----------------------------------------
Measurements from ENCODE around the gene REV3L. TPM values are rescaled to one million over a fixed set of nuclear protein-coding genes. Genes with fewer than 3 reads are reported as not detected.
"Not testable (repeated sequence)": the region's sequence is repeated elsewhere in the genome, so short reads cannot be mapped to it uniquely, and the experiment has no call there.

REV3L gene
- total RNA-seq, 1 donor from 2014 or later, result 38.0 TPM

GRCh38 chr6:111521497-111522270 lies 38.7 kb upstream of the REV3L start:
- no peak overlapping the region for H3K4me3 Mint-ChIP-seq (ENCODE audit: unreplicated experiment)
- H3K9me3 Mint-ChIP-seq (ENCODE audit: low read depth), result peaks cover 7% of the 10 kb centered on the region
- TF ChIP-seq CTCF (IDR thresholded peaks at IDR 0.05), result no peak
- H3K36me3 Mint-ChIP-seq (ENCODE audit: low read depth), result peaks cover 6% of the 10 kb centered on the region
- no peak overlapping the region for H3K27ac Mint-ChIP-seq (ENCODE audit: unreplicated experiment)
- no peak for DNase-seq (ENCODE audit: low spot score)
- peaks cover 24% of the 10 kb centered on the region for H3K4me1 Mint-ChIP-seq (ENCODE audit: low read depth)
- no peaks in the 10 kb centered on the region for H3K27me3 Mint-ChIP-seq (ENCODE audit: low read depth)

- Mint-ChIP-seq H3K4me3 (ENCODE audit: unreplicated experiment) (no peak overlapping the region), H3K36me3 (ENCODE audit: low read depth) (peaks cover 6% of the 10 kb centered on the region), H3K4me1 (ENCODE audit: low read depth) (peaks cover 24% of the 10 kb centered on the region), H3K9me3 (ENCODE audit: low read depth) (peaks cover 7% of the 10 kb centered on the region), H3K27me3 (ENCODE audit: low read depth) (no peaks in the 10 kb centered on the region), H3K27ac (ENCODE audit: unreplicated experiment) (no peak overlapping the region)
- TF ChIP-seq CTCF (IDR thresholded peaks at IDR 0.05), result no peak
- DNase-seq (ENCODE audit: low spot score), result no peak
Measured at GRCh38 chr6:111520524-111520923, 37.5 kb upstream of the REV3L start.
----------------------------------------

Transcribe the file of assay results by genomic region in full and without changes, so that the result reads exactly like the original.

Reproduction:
Measurements from ENCODE around the gene REV3L. TPM values are rescaled to one million over a fixed set of nuclear protein-coding genes. Genes with fewer than 3 reads are reported as not detected.
"Not testable (repeated sequence)": the region's sequence is repeated elsewhere in the genome, so short reads cannot be mapped to it uniquely, and the experiment has no call there.

REV3L gene
- total RNA-seq, 1 donor from 2014 or later, result 38.0 TPM

GRCh38 chr6:111521497-111522270 lies 38.7 kb upstream of the REV3L start:
- no peak overlapping the region for H3K4me3 Mint-ChIP-seq (ENCODE audit: unreplicated experiment)
- H3K9me3 Mint-ChIP-seq (ENCODE audit: low read depth), result peaks cover 7% of the 10 kb centered on the region
- TF ChIP-seq CTCF (IDR thresholded peaks at IDR 0.05), result no peak
- H3K36me3 Mint-ChIP-seq (ENCODE audit: low read depth), result peaks cover 6% of the 10 kb centered on the region
- no peak overlapping the region for H3K27ac Mint-ChIP-seq (ENCODE audit: unreplicated experiment)
- no peak for DNase-seq (ENCODE audit: low spot score)
- peaks cover 24% of the 10 kb centered on the region for H3K4me1 Mint-ChIP-seq (ENCODE audit: low read depth)
- no peaks in the 10 kb centered on the region for H3K27me3 Mint-ChIP-seq (ENCODE audit: low read depth)

- Mint-ChIP-seq H3K4me3 (ENCODE audit: unreplicated experiment) (no peak overlapping the region), H3K36me3 (ENCODE audit: low read depth) (peaks cover 6% of the 10 kb centered on the region), H3K4me1 (ENCODE audit: low read depth) (peaks cover 24% of the 10 kb centered on the region), H3K9me3 (ENCODE audit: low read depth) (peaks cover 7% of the 10 kb centered on the region), H3K27me3 (ENCODE audit: low read depth) (no peaks in the 10 kb centered on the region), H3K27ac (ENCODE audit: unreplicated experiment) (no peak overlapping the region)
- TF ChIP-seq CTCF (IDR thresholded peaks at IDR 0.05), result no peak
- DNase-seq (ENCODE audit: low spot score), result no peak
Measured at GRCh38 chr6:111520524-111520923, 37.5 kb upstream of the REV3L start.